Self-Concept in the book “Looking Out, Looking In” is defined as the set of perceptions each individual holds for him or herself. This isn’t just how you view yourself physically, but also emotional state, talents, like, dislikes, values, morals, and so on. Self-concept also has to do with self-esteem and self-worth. The things you do and the things you say, generally relate to self-concept, which is why self-concept and interpersonal communication have such an important relationship. When you think of Self-concept, you should think of the question “who am I?” Self-concept is the image you have of who you are as a person. One's self-concept is a collection of beliefs about themselves that includes elements such as academic performance, gender roles and sexuality, racial identity, and others. A person’s self-concept affects their past, present, and future selves. For example, a 20 year old entering college thinks to himself “College is going to be a disaster because in high school, I didn’t have any friends” In the past, since the person didn’t have any friends, their self-concept leads them to believe that in college they will not have any friends either. Last week in my ICOR journal, I recorded a conversation I had with my district manager of Loss Prevention at my work. It was a phone conversation in which he called me and told me that our store was the #1 store in the district, in regards to productivity. But he didn’t stop there. On the phone he continued to tell me how productive I am personally, and that I had the #2 most theft stops in the region, and the reason my store is #1 was directly because of me. Instantly I felt a sense of self-worth and pride in my job. I choose this journal entry to write about because I think it directly relates to Self-Concept. Due to the fact that my district manager recognized, and felt it necessary to call and tell me personally how good I have been doing at my job, it really changed the way I saw myself....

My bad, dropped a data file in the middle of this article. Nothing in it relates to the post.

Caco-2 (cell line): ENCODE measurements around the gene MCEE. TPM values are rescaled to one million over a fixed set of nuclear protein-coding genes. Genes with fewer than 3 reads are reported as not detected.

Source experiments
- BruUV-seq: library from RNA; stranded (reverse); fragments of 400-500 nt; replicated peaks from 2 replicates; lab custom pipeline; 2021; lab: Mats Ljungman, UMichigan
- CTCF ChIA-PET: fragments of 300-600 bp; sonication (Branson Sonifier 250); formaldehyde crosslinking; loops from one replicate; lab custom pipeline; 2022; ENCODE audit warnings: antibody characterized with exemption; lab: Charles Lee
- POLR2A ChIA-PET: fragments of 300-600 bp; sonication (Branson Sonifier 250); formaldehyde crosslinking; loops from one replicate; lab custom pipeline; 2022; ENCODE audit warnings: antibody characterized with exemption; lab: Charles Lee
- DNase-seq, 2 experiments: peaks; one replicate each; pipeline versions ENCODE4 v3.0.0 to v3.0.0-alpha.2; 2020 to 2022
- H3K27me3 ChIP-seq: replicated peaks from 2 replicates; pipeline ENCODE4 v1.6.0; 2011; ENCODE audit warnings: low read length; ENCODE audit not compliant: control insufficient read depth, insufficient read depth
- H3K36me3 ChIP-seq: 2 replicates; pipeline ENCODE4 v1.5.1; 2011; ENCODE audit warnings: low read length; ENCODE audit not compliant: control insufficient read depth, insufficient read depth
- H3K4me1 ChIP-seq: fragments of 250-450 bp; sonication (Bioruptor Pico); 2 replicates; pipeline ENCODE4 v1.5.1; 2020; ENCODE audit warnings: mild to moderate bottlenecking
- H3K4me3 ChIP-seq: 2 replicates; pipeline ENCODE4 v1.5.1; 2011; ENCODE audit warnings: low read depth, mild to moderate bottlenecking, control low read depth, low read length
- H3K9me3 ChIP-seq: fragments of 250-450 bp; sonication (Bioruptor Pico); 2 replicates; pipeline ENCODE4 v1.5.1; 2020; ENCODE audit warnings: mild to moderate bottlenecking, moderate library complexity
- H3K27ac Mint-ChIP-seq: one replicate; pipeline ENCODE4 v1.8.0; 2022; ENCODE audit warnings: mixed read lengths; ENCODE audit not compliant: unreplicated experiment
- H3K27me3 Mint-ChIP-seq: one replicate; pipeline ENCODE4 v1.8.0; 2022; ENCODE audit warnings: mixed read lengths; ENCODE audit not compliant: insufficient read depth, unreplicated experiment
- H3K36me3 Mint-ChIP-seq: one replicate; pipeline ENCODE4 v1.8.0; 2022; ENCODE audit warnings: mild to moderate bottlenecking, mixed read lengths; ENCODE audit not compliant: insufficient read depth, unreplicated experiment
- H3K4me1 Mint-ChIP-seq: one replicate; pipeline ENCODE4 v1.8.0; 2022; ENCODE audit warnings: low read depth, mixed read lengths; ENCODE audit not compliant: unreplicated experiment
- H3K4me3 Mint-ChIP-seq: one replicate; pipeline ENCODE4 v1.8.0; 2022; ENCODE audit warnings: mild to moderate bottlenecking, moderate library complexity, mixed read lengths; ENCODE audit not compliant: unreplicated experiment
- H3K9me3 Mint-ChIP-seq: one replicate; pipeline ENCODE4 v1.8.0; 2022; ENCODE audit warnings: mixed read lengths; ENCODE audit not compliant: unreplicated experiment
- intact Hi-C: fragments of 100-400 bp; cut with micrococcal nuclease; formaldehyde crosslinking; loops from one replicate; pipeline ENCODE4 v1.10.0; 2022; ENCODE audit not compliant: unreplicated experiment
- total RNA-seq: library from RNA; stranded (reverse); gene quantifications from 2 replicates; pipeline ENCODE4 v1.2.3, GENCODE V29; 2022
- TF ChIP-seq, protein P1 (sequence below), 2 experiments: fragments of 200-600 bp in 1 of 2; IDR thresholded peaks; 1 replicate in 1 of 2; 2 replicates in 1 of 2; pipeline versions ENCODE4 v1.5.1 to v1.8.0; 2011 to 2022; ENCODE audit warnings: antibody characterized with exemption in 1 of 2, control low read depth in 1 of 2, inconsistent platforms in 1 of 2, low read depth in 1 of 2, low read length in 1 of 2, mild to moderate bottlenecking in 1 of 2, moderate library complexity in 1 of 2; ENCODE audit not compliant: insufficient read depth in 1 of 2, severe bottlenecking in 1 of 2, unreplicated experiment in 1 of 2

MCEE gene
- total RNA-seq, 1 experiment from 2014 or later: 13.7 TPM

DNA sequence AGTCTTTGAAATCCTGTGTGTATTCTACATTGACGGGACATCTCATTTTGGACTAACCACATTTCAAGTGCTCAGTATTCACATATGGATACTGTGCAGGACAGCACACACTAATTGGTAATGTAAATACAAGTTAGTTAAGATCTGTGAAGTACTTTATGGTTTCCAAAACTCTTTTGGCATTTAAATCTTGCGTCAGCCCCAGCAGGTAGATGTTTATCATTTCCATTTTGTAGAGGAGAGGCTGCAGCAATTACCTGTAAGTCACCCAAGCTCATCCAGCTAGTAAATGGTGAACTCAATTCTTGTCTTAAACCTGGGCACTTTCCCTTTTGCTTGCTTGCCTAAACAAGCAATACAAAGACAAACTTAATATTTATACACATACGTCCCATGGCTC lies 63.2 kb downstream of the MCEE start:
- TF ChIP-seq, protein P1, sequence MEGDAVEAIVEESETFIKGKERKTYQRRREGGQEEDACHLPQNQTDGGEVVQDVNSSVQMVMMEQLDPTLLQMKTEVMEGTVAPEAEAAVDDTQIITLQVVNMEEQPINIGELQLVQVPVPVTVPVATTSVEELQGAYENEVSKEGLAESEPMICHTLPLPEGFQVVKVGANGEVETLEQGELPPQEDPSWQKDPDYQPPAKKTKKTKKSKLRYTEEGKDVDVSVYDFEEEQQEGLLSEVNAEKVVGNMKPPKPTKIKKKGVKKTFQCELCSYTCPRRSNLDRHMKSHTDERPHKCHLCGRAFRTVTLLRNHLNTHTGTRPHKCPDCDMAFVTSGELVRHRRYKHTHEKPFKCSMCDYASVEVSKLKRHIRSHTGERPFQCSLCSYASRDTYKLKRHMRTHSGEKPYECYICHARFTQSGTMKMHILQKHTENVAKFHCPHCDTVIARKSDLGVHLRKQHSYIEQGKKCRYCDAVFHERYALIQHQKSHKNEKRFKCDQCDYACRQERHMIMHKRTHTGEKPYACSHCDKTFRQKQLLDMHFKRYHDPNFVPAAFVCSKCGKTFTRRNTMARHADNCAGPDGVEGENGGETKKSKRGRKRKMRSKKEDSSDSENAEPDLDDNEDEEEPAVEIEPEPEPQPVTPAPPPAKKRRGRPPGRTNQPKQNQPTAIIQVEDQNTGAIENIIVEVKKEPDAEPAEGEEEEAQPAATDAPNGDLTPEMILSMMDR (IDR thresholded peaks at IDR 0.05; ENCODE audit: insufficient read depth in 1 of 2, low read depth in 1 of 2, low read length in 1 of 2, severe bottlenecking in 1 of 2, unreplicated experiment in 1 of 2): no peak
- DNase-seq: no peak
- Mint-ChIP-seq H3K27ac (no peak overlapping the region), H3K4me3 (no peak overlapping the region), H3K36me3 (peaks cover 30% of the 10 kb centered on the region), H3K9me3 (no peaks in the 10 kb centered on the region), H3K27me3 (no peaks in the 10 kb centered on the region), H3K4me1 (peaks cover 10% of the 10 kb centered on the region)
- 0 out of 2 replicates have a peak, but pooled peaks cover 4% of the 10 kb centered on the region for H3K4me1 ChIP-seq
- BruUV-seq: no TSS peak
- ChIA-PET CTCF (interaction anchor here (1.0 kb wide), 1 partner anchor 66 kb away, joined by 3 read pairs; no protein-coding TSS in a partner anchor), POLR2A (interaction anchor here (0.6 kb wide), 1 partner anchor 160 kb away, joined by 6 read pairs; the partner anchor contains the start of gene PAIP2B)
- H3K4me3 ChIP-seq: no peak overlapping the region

Cited: (2005, 04). Self Concept Through Interpersonal Communication.roompbkr.com. Retrieved 04, 2005, from http://roompbkr.com/Self-Concept-Through-Interpersonal-Communication-51765.html
Lane, Shelley. "INTERPERSONAL COMMUNICATION: COMPETENCE AND CONTEXTS." . ALLYN & BACON/LONGMAN, n.d. Web. 29 Sep 2013. .
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